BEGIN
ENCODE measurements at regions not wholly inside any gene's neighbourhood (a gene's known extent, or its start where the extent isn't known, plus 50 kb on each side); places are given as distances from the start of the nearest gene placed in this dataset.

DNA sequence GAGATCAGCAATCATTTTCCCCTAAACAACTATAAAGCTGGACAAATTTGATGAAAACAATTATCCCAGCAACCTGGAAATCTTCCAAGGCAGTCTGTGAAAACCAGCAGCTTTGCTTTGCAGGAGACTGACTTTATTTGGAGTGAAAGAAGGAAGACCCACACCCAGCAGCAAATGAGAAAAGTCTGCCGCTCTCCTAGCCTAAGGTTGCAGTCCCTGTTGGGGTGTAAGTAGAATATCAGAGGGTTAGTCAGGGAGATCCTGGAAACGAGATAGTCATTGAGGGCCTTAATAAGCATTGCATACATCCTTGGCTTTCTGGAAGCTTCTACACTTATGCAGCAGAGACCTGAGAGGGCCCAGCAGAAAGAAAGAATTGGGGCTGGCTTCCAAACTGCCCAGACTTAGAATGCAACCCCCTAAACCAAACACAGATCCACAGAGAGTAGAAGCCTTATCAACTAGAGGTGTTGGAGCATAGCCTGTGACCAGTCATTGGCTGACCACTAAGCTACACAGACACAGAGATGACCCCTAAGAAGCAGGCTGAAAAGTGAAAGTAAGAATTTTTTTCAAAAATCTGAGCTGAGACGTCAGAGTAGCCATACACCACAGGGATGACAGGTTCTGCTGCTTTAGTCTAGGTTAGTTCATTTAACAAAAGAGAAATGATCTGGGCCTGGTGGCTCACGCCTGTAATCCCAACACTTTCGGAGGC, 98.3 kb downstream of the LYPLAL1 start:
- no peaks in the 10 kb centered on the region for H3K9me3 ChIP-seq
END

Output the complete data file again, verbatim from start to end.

ENCODE measurements at regions not wholly inside any gene's neighbourhood (a gene's known extent, or its start where the extent isn't known, plus 50 kb on each side); places are given as distances from the start of the nearest gene placed in this dataset.

DNA sequence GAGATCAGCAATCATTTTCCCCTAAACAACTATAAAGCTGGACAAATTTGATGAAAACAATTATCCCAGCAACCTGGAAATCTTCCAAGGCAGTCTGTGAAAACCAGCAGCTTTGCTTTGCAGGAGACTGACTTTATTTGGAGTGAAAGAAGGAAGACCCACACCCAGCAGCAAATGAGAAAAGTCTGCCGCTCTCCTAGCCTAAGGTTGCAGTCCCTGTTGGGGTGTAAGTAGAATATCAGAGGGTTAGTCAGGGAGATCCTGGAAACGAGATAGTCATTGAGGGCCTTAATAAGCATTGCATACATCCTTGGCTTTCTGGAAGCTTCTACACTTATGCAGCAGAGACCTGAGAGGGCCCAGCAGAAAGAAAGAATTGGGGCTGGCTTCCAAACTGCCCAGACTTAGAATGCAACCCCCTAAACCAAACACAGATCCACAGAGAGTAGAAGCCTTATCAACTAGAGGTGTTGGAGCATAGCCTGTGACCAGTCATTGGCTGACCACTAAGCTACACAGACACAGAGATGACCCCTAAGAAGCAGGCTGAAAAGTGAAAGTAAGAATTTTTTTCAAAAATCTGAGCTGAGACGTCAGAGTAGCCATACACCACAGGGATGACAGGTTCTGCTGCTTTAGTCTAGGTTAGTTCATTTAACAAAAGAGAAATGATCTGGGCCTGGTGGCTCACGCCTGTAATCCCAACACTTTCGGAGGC, 98.3 kb downstream of the LYPLAL1 start:
- no peaks in the 10 kb centered on the region for H3K9me3 ChIP-seq